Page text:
Q: What does the matrix look like? How many pages is it?

A: It looks like windows. There are three squares – first: skills and duties; next, the challenges of the job and the goals of the successful employee; finally, the definitions of the employer workplace culture.

On the left side is the client position information and the right side the candidate that qualifies for the role.

Q: Do you work harder or smarter?

A: I try to work smart but the level of effort is also central to success. But my work is important to my well-being. I can’t take more than two weeks off for vacation because I want to get back to work. Heck yeah, there is more money to be made everywhere. My wife said I will probably die with a phone in my hand. My idea of working smarter is try to defy a negative stereotype that’s prevalent in our industry while gaining full fees and influence with all affected parties.

Q: What are the stereotypes?

A: Well, that recruiters are impersonal, shallow, and they don’t have much of a shelf life. Recruiters take a job order on and a candidate on LinkedIn and don’t get back to you if a fast match is not found online.

Their relationships are like one-night stands. So I know what people think of us; I don’t expect to hear from them if I behave in the way that reinforces the negative image.

Our industry gets populated by people in it to make a buck. They think getting a recruiting quota is the way to recruit. [But] numbers are not as important as a “fit.”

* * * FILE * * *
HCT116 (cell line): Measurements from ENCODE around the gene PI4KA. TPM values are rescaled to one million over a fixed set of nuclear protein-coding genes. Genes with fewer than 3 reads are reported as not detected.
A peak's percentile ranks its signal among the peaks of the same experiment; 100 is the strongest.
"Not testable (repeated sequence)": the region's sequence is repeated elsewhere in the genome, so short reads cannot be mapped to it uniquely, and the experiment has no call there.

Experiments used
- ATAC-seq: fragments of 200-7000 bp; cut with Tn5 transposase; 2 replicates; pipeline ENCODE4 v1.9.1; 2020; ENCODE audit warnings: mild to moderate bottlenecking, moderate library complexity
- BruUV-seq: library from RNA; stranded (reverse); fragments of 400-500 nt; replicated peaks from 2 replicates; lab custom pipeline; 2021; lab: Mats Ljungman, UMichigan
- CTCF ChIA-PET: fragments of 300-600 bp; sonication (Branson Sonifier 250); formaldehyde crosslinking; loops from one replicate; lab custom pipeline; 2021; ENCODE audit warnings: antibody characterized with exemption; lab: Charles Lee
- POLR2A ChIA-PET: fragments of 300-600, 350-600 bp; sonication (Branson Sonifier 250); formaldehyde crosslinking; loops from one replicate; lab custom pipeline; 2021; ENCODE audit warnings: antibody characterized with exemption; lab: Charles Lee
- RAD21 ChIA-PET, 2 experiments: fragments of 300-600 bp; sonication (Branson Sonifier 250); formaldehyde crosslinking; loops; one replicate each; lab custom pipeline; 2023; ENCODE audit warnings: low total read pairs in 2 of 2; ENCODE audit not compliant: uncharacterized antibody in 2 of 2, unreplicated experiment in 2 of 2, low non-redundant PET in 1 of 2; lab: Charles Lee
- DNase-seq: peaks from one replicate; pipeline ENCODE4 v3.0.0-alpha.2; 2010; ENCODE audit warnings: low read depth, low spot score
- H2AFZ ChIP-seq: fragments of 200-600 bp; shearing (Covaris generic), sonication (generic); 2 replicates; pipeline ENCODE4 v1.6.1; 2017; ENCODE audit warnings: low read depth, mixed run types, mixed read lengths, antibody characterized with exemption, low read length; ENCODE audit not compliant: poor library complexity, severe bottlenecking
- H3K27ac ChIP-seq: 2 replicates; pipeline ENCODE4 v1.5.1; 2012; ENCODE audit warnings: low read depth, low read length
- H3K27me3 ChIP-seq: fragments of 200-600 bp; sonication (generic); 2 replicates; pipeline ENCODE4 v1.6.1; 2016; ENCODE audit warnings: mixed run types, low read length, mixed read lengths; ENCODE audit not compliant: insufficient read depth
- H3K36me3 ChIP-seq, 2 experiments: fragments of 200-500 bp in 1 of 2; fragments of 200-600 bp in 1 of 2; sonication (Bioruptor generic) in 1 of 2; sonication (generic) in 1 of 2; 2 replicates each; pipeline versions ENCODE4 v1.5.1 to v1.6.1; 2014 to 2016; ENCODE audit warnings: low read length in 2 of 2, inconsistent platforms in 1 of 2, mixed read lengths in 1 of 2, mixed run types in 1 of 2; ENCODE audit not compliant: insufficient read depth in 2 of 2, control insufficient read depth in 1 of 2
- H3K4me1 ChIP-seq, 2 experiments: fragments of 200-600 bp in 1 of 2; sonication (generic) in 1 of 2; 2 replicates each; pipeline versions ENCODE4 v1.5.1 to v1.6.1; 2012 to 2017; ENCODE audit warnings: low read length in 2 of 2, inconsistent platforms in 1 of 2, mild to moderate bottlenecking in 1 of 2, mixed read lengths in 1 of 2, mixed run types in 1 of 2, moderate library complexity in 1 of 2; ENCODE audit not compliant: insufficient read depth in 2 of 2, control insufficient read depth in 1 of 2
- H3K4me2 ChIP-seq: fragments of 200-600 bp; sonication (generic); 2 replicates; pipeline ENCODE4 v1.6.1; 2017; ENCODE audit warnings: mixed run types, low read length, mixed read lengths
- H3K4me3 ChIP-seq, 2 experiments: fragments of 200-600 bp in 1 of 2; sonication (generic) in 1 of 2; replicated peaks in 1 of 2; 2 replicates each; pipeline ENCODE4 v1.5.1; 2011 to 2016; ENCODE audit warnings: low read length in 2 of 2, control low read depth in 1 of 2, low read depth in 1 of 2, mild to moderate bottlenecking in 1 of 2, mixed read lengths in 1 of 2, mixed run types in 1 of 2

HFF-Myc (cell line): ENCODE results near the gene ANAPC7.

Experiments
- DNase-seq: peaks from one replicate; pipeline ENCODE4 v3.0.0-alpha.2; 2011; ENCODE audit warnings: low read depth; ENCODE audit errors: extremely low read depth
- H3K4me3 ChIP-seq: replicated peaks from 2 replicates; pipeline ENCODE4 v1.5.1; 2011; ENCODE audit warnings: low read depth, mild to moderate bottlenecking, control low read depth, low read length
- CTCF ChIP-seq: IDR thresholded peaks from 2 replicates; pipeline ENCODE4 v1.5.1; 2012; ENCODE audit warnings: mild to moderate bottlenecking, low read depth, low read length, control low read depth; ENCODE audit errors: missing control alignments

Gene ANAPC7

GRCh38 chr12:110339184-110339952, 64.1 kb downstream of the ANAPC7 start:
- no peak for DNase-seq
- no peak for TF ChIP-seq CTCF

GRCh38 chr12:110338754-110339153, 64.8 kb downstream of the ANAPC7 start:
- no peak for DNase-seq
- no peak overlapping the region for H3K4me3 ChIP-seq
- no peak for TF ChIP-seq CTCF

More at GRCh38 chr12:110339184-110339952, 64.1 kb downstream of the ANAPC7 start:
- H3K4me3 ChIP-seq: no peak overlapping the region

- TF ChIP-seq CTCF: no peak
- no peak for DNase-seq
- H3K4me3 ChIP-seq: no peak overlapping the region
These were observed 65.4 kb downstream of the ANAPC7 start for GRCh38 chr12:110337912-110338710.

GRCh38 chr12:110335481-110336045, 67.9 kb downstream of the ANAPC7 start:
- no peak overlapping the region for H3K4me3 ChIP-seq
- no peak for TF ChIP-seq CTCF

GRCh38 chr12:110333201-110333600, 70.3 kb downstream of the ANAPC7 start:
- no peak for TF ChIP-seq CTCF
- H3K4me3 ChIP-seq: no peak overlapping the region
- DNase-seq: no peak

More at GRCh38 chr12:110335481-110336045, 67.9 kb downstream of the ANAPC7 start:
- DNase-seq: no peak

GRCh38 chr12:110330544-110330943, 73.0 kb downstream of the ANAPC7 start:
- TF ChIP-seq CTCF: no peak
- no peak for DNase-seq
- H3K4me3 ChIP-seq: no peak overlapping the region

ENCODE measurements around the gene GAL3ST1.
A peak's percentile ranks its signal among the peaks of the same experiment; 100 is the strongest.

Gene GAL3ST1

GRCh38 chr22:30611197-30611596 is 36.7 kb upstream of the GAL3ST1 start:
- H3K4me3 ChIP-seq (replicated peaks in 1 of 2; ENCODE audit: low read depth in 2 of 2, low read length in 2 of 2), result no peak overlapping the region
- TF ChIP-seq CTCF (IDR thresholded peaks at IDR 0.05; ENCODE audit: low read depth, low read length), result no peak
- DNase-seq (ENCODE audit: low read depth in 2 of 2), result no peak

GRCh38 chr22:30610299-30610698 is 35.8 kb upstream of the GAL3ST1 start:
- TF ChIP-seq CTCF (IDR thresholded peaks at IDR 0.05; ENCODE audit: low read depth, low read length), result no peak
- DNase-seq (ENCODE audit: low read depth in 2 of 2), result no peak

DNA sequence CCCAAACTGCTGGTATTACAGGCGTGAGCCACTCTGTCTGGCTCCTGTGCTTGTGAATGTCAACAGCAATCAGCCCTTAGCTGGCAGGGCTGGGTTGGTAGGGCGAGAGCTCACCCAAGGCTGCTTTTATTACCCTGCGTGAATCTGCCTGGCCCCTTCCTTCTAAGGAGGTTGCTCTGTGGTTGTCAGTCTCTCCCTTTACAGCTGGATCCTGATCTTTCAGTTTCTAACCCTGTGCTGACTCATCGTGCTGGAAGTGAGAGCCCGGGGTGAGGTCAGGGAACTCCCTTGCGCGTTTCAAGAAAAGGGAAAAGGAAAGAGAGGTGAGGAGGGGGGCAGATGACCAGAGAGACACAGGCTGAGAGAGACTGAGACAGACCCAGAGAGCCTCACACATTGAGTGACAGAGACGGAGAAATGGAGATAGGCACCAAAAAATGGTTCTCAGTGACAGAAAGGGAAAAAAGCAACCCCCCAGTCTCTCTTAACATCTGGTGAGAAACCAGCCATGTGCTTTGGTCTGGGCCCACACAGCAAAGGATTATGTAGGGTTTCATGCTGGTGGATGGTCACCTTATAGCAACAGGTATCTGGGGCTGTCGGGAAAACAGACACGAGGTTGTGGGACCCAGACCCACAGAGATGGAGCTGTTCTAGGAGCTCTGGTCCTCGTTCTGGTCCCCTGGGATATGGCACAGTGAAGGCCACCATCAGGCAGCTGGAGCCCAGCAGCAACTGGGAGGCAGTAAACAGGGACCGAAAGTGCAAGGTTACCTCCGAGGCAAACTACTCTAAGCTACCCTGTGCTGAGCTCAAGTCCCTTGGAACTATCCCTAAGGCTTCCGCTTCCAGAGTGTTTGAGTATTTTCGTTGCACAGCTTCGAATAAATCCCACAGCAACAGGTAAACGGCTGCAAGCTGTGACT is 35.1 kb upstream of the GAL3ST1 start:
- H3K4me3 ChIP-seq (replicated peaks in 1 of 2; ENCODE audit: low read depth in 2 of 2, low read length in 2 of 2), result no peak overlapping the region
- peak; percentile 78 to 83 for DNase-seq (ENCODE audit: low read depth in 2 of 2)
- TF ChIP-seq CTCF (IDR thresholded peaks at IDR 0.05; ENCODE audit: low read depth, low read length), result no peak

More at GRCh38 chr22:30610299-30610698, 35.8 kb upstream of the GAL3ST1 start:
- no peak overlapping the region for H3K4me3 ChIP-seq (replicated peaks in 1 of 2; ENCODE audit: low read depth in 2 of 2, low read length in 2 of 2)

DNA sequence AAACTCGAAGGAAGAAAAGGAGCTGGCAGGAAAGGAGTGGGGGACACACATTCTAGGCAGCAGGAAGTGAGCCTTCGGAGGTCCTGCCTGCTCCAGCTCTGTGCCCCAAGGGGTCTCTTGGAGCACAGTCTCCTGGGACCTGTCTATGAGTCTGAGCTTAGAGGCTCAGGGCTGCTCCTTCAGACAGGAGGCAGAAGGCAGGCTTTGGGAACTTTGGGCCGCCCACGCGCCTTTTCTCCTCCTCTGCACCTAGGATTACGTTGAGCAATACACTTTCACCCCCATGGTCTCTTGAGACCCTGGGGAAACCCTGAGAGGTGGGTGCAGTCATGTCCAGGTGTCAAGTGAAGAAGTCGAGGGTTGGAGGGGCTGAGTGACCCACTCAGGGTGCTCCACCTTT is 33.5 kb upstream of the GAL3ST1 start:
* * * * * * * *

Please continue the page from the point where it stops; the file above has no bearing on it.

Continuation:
Q: You mention that recruiting is going through a difficult transition period. What do you mean by this?

A: The talent pool has shrunk. And we have a generation that has not learned to pick up the phone. All you have are people who for 10 to 12 years have been finding candidates through job boards and LinkedIn and Twitter. You have a lot of recruiters taking the path of least resistance, companies that are leaving some positions open for three to six months; and this is an economy where the unemployment rate among those with a four-year college degree is 2.5%.

Q: What are your hours?

A: I am generally an early bird. I work from 7 a.m. to 7 p.m. But I can take any 3-day weekend I want. I take three- or four-day weekends 10 to 12 times a year. Plus, I live in a vacation spot.

Q: What three lessons do you have for an up-and-coming recruiter?

A: First, gain training from a practitioner, not a former one, in a viable, currently effective recruitment process.

Second, apply the process in total diligence.

Third, engage the person with whom you speak. When you talk to a product manager with a cigar in his mouth, you don’t talk to him as if he graduated from Cornell. And when you talk to a product manager from Cornell, you talk to him as you would someone from Cornell. People relate to themselves more than anyone else, but be honest above all else.

This article is part of a series called Tips & Tricks.